Open Source Software that every classroom should have


This year many around the world will experience the very first ‘Open Education Week’ from March 5th till March 10th. The purpose is to ‘raise awareness on the open education movement and its impact on teaching and learning worldwide.’

‘Open education is about sharing, reducing barriers and increasing access in education’ according to their website.  To celebrate Open Education Week (OEW) Creative Commons, the U.S. Department of Education, and the Open Society Institute have launched the ‘Why Open Education Matters Video Competition’. According to the website ‘The competition will award cash prizes, provided by the Open Society Institute, of up to $25,000 for the best short videos that explain the use and promise of free, high-quality open educational resources and describe the benefits and opportunities these materials create for teachers, students and schools.“

 

I encourage all to visit the above-mentioned sites to understand participate in the competition and raise further awareness about Open Source and Open Education. At Hayah International Academy we are trying to do our bit by introducing Open Source Software to our community.  Also hopefully working towards Open Education content where content designed by our teachers will become available to our local and international community for free.

 

In the above spirit and to help kick start your interest in FLOSS (Free Libre Open Source Software) here are my tools that every school should have in their classrooms if they want to go Open.

 

Open Office 3

One of the leading Open Source office suite for word processing, spreadsheets, presentations, graphics and databases. If you have used the Microsoft Office 2003 version then using the Open Office 3 will be a doddle. It does what Microsoft Office 2003 can but for free.

Source: www.openoffice.org

 

GIMP

Photo editing software that can be used for simple retouching to expert editing. GIMP stands for GNU Image Manipulation Program. In education it is a very good replacement for Adobe Photoshop.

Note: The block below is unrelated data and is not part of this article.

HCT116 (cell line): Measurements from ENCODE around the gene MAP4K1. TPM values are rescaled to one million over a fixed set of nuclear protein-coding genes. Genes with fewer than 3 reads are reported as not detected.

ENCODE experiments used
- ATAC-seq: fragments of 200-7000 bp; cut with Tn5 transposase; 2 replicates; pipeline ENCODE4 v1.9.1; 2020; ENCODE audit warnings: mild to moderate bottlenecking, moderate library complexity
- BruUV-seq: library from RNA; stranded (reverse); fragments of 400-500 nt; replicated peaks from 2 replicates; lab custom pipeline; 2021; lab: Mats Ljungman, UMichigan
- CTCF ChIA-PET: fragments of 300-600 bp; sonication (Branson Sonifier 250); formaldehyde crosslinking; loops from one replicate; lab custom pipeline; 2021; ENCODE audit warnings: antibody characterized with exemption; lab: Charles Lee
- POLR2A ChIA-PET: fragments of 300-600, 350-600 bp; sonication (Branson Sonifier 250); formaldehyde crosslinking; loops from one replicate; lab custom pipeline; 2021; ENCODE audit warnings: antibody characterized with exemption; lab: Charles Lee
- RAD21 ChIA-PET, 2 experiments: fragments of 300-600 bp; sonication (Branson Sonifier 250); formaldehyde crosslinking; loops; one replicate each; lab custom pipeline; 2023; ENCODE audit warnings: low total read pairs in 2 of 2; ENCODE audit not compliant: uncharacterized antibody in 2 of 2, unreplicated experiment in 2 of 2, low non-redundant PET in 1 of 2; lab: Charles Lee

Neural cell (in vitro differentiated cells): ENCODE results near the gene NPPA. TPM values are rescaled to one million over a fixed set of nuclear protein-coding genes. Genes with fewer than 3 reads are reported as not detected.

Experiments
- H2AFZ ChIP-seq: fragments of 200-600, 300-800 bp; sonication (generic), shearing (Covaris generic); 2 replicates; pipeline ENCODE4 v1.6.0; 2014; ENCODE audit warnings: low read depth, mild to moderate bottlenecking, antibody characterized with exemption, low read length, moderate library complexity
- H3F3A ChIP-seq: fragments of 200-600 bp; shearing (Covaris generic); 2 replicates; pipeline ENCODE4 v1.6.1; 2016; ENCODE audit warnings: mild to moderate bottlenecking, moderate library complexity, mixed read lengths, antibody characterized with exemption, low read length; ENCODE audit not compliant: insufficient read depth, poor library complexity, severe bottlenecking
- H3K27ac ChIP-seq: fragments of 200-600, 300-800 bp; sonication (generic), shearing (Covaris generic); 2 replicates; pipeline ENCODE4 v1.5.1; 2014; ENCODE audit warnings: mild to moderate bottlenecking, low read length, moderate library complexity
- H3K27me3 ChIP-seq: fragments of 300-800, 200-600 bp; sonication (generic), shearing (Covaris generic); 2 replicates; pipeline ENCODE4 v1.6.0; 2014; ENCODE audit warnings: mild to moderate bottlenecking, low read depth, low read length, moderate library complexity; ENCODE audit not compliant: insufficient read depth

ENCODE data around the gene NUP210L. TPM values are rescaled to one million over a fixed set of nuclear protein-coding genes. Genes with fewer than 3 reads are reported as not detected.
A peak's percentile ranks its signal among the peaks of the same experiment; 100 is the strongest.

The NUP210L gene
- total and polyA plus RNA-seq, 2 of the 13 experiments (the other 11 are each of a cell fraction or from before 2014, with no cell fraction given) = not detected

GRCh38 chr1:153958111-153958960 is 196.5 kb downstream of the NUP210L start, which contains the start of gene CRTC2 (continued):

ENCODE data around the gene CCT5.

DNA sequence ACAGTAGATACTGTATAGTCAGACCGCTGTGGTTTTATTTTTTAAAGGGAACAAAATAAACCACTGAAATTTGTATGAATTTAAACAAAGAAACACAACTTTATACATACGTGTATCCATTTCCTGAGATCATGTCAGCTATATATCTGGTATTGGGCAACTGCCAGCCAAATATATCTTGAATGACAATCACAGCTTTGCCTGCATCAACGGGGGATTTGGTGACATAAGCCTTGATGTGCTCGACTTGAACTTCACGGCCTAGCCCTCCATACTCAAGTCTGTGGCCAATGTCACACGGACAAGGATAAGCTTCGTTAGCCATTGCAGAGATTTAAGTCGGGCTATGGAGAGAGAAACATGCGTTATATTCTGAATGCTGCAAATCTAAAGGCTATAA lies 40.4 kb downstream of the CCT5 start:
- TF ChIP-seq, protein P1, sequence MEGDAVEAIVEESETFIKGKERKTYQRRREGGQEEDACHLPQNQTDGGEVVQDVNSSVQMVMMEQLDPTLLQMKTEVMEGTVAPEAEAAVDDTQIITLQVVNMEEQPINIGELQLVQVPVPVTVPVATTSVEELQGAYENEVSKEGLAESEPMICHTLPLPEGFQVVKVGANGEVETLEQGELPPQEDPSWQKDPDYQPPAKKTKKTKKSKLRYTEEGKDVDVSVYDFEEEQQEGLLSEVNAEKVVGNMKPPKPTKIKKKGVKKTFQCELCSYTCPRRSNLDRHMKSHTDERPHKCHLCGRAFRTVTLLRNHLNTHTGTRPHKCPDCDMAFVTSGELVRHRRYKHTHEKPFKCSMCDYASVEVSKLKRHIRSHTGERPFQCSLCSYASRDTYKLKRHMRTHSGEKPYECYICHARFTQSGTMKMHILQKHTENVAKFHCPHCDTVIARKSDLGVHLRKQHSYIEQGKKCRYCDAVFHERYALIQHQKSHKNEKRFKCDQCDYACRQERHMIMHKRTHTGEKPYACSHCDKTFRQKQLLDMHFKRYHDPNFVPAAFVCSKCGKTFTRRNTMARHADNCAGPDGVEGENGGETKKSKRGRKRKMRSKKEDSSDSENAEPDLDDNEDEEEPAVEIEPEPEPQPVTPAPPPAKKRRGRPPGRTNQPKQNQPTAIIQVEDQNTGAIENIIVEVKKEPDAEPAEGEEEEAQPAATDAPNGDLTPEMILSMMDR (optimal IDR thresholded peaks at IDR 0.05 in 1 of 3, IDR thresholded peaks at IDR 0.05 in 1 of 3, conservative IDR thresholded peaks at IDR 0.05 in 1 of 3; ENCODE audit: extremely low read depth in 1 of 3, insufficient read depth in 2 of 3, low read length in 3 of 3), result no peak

Source: www.gimp.org

 

Picasa

Photo editing, sharing and organiser software. A very useful tool to organize your pictures locally and then synchronize them on the web for further back up and sharing using Picasa Web.

Source: www.picasa.google.co.uk

 

Free Mind

Mind mapping software written in Java and easily downloadable and installed on your PC. A versatile and responsive software for quick and easy mind mapping.

Source: http://freemind.sourceforge.net/wiki/index.php/Main_Page

 

Scribus

Powerful Desk-Top Publishing software to rival the likes of Microsoft Publisher. Creates documents in PDF and RIP, which can be very handy if you plan to publish your work to a high standard. Create newsletters, flyers, posters, business cards and much more.

Source: www.scribus.net

 

NVU

Prides itself to be the number one free web-authoring tool. Nvu (pronounced “n-view”) allows you to build webpages using a very simple WYSIWYG (What You See Is What You Get) editor. Its aim is to offer a free tool to rival the likes of Adobe Dreamweaver and Microsoft’s Expression Web.

Source: http://net2.com/nvu

 

Scratch

A programming language software that allows you to create your own interactive stories, animations, games and much more. Once created you can share them online on the scratch website. There are over 2 million projects currently online for you to play with or improve.

Source: http://scratch.mit.edu

 

Audacity

A great software for recording and editing sounds. A fantastic tool for creating original podcasts. Available for Windows, Apple and Linux platforms with many plug-ins to enhance your experience.

Source: http://audacity.sourceforge.net

 

All of the above mentioned software’s are free to use and distribute. The above list of software is for the classroom, although there are many other free open source software for content management, library management, data management and the like.  The aim of FLOSS is to rival the propriety software that charges a lot of money for something that should be available for free for all. I believe using the above software will build the same set of skills, knowledge and understanding as any propriety software.

Just as we did at Hayah I would recommend at first introducing FLOSS side-by-side propriety software and slowly phasing out propriety software as and when needed. Our aim at Hayah is for the ICT department to be fully ‘Open’ by the end of academic year 2013. Watch this space.

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